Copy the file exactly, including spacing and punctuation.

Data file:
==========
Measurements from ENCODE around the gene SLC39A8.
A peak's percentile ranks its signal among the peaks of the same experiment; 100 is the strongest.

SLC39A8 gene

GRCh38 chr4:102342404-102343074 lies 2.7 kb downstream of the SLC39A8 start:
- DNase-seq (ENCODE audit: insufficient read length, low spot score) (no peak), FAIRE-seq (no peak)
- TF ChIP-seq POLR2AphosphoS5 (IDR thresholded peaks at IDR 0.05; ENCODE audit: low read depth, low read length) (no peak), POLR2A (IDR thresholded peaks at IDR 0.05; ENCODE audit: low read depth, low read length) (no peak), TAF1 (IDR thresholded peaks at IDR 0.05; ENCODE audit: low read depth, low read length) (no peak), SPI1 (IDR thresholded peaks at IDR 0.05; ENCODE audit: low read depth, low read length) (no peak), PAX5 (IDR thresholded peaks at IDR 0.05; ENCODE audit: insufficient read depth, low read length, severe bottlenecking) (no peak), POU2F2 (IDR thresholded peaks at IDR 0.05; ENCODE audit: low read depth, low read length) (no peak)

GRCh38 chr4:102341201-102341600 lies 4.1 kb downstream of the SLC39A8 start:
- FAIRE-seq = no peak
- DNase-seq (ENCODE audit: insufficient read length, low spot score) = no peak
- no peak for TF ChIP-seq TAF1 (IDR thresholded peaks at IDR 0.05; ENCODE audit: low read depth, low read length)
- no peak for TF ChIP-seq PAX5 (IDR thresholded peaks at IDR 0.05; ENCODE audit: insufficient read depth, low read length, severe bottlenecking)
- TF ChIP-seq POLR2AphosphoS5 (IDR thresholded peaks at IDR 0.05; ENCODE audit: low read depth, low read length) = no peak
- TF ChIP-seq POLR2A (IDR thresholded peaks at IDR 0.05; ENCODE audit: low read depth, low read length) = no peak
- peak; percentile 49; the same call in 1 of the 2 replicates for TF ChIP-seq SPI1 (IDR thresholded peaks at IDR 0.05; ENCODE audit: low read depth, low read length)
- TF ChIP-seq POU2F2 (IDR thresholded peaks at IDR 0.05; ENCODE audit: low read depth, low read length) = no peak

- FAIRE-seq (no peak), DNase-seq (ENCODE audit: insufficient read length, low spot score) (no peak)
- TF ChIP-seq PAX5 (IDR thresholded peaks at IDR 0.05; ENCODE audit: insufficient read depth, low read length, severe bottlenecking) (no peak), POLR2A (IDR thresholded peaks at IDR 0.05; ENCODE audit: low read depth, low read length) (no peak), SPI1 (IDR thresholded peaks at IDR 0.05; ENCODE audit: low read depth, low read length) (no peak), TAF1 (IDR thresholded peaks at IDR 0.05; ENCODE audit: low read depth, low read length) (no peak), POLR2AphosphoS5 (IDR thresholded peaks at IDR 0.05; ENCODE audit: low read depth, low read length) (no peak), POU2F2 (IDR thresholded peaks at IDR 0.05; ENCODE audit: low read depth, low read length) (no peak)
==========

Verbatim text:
Measurements from ENCODE around the gene SLC39A8.
A peak's percentile ranks its signal among the peaks of the same experiment; 100 is the strongest.

SLC39A8 gene

GRCh38 chr4:102342404-102343074 lies 2.7 kb downstream of the SLC39A8 start:
- DNase-seq (ENCODE audit: insufficient read length, low spot score) (no peak), FAIRE-seq (no peak)
- TF ChIP-seq POLR2AphosphoS5 (IDR thresholded peaks at IDR 0.05; ENCODE audit: low read depth, low read length) (no peak), POLR2A (IDR thresholded peaks at IDR 0.05; ENCODE audit: low read depth, low read length) (no peak), TAF1 (IDR thresholded peaks at IDR 0.05; ENCODE audit: low read depth, low read length) (no peak), SPI1 (IDR thresholded peaks at IDR 0.05; ENCODE audit: low read depth, low read length) (no peak), PAX5 (IDR thresholded peaks at IDR 0.05; ENCODE audit: insufficient read depth, low read length, severe bottlenecking) (no peak), POU2F2 (IDR thresholded peaks at IDR 0.05; ENCODE audit: low read depth, low read length) (no peak)

GRCh38 chr4:102341201-102341600 lies 4.1 kb downstream of the SLC39A8 start:
- FAIRE-seq = no peak
- DNase-seq (ENCODE audit: insufficient read length, low spot score) = no peak
- no peak for TF ChIP-seq TAF1 (IDR thresholded peaks at IDR 0.05; ENCODE audit: low read depth, low read length)
- no peak for TF ChIP-seq PAX5 (IDR thresholded peaks at IDR 0.05; ENCODE audit: insufficient read depth, low read length, severe bottlenecking)
- TF ChIP-seq POLR2AphosphoS5 (IDR thresholded peaks at IDR 0.05; ENCODE audit: low read depth, low read length) = no peak
- TF ChIP-seq POLR2A (IDR thresholded peaks at IDR 0.05; ENCODE audit: low read depth, low read length) = no peak
- peak; percentile 49; the same call in 1 of the 2 replicates for TF ChIP-seq SPI1 (IDR thresholded peaks at IDR 0.05; ENCODE audit: low read depth, low read length)
- TF ChIP-seq POU2F2 (IDR thresholded peaks at IDR 0.05; ENCODE audit: low read depth, low read length) = no peak

- FAIRE-seq (no peak), DNase-seq (ENCODE audit: insufficient read length, low spot score) (no peak)
- TF ChIP-seq PAX5 (IDR thresholded peaks at IDR 0.05; ENCODE audit: insufficient read depth, low read length, severe bottlenecking) (no peak), POLR2A (IDR thresholded peaks at IDR 0.05; ENCODE audit: low read depth, low read length) (no peak), SPI1 (IDR thresholded peaks at IDR 0.05; ENCODE audit: low read depth, low read length) (no peak), TAF1 (IDR thresholded peaks at IDR 0.05; ENCODE audit: low read depth, low read length) (no peak), POLR2AphosphoS5 (IDR thresholded peaks at IDR 0.05; ENCODE audit: low read depth, low read length) (no peak), POU2F2 (IDR thresholded peaks at IDR 0.05; ENCODE audit: low read depth, low read length) (no peak)